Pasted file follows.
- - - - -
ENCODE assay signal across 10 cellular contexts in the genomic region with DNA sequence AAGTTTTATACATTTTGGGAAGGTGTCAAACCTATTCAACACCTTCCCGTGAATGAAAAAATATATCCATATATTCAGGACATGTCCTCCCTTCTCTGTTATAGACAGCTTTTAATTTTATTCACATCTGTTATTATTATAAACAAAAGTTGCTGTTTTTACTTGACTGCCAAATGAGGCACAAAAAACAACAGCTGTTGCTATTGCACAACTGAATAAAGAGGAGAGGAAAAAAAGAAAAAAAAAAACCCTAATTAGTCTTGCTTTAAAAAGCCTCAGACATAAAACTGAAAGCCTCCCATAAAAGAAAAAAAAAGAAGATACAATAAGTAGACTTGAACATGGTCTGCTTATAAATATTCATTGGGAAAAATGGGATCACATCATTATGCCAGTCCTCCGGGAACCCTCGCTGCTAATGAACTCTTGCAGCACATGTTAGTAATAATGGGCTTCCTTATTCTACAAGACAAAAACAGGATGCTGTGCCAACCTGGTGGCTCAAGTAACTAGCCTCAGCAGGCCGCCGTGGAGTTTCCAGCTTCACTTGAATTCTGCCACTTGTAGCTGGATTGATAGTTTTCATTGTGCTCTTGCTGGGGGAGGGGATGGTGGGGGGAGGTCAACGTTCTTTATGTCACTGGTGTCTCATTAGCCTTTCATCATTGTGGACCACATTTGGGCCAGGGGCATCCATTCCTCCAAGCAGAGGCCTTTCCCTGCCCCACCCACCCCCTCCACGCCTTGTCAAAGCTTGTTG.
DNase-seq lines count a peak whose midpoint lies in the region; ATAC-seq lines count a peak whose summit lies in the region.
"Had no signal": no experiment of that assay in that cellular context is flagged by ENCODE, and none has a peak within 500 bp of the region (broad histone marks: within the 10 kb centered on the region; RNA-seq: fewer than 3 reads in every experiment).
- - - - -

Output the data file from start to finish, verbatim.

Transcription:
ENCODE assay signal across 10 cellular contexts in the genomic region with DNA sequence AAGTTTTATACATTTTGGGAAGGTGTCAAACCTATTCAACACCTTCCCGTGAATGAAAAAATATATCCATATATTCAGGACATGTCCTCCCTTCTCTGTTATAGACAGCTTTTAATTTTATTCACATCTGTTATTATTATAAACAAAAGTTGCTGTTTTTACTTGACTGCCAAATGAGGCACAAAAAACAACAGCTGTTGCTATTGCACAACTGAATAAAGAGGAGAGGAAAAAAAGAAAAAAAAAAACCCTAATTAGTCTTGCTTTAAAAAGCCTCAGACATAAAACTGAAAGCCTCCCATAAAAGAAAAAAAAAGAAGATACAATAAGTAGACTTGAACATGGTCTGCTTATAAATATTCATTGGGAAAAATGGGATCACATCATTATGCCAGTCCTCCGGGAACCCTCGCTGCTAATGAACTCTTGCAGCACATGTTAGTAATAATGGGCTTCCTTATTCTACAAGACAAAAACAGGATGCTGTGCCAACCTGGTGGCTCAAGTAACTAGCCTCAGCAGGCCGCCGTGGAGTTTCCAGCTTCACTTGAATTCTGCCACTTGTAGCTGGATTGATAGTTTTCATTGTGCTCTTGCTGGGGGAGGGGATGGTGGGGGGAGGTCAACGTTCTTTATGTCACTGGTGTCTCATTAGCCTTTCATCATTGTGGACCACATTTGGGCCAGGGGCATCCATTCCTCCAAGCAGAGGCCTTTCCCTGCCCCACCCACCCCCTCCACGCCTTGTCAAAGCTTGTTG.
DNase-seq lines count a peak whose midpoint lies in the region; ATAC-seq lines count a peak whose summit lies in the region.
"Had no signal": no experiment of that assay in that cellular context is flagged by ENCODE, and none has a peak within 500 bp of the region (broad histone marks: within the 10 kb centered on the region; RNA-seq: fewer than 3 reads in every experiment).